Posted December. 14, 2017 07:38,
Updated December. 14, 2017 08:36
“South Korea and China share the same fate and must prosper together. If two countries cooperate as if they sail on the same boat, two countries will grow and develop together,” South Korean President Moon Jae-in said at a South Korea-China business forum in Beijing on Wednesday during his first presidential visit to China. During the forum and a meeting with Korean compatriots, President Moon repeatedly said he wanted to convey his sympathy and condolences to the victims of the Nanjing Massacre.
The Nanjing Massacre by Japan has caused about 300,000 deaths and considered the worst anti-human crime of Chinese history. President Moon has become the first South Korean president to make an official position for the Nanjing Massacre. He seems to have wanted to display his willingness to the Chinese leadership that South Korea wants to express its sympathy and consolation to 1.4 billion Chinese people and restore the relations between South Korea and China by highlighting the same fate shared by two countries.
President Moon will have a summit with his Chinese counterpart Xi Jinping today. Official agendas have not yet been clarified and it has been decided to skip a joint statement and a joint press conference. Against this backdrop, President Moon will be feeling the pressure heavier than before. However, at the same time, key issues between two countries, such as North Korea’s nuclear program or the Terminal High Altitude Area Defense (THAAD) system, are not limited to South Korea and China only as these issues also require involvement of North Korea, the United States or other parties. Solutions for these problems need more than just commitment or determination by South Korean and Chinese leaders. The key of the summit is willingness from two leaders and this will set a path to advancement or retreat of two countries’ relationship.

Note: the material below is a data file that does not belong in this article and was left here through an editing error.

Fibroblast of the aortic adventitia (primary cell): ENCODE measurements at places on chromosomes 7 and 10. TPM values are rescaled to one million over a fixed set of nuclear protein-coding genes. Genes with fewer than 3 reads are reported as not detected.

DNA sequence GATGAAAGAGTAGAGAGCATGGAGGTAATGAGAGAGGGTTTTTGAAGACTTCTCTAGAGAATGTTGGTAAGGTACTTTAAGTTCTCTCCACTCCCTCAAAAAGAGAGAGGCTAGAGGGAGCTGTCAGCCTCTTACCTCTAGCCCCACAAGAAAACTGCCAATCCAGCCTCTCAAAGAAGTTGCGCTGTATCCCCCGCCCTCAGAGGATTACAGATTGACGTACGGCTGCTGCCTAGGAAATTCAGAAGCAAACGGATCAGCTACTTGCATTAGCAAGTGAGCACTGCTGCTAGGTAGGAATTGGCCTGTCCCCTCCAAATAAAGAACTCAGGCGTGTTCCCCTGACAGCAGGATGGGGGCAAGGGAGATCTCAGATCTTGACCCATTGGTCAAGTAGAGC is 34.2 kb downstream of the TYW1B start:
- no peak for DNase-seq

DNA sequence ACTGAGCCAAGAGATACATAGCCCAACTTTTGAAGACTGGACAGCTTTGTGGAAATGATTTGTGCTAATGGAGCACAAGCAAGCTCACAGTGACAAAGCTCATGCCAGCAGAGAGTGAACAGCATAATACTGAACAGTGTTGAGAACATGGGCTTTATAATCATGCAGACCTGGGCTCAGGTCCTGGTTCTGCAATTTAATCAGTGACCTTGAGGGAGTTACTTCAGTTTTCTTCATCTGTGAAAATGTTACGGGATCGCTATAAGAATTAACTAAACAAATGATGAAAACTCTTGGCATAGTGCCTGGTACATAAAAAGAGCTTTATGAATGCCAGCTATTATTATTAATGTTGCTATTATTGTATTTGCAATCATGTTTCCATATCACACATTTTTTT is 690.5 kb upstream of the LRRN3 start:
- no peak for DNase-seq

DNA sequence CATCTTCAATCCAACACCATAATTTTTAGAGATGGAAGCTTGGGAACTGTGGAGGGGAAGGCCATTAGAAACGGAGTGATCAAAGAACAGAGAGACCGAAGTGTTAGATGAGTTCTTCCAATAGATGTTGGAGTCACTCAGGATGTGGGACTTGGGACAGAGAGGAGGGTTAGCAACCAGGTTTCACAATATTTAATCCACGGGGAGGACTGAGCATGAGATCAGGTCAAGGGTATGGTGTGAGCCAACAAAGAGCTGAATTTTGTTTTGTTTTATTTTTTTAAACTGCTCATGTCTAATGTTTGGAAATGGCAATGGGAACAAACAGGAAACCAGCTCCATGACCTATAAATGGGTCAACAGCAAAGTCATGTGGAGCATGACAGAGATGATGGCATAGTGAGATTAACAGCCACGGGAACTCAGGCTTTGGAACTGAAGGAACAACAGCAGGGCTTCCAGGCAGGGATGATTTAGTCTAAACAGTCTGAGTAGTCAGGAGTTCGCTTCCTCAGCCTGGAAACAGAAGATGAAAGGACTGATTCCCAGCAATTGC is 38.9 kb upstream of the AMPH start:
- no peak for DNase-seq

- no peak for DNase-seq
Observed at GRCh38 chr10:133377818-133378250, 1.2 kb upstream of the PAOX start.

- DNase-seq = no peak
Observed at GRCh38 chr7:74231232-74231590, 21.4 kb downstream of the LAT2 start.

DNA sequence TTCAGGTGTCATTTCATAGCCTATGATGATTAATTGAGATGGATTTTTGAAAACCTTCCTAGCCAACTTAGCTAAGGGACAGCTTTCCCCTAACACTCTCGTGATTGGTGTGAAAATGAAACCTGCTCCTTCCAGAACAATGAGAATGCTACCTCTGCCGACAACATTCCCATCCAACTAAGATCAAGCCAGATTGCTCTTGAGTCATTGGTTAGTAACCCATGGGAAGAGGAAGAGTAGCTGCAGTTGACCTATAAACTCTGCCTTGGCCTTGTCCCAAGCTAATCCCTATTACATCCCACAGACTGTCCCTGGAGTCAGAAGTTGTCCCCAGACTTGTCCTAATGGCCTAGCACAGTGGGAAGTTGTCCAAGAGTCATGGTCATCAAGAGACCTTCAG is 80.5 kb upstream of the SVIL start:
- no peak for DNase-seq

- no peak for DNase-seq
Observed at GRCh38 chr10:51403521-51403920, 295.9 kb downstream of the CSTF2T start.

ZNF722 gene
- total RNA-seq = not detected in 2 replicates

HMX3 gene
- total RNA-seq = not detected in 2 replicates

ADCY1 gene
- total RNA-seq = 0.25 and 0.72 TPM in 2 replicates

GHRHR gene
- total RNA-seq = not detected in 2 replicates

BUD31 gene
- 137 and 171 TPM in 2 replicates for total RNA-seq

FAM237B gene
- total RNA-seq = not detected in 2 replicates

Nevertheless, China’s attitude to President Moon’s visit to the nation is rather icy cold. The People's Daily, the official newspaper of China's Communist Party, only wrote a short story of Moon’s visit on its Wednesday edition. The Chinese government’s official welcoming ceremony is planned to begin 30 hours after Moon arrived in Beijing. This is partly attributable to the Chinese leadership’s attendance to the Nanjing Massacre memorial event, but at the same time, the Chinese government seems to try to pressure its neighboring country.
Moreover, in a forum with two countries’ governments, academic circles and media ahead of the summit, the Chinese side brought up the South Korean government’s promise of “three Nos,” meaning no additional deployment of THAAD, no participation in the missile defense system and no expansion of military alliance involving South Korea, the United States and Japan, and called for a withdrawal. In this context, President Xi is likely to mention THAAD again. However, the South Korean government’s “three Nos” is a matter of decision to be made independently based on South Korea’s own sovereignty without China’s interference or demand.
The Presidential Office of South Korea has proposed “sympathy” as a keyword for this visit and highlighted “the same fate” or “walk in my shoes” between two countries to make China understand South Korea’s position, which is exposed to North Korea’s fearful nuclear weapon. The purpose of South Korea and U.S. demand to China to stop oil supply to North Korea is to make the North give up its nuclear ambition, not to urge China to act against humanitarianism. Xi should come to the summit with thoughts about how to eliminate U.S.’s consideration of military options and resolve nuclear issues in the North peacefully.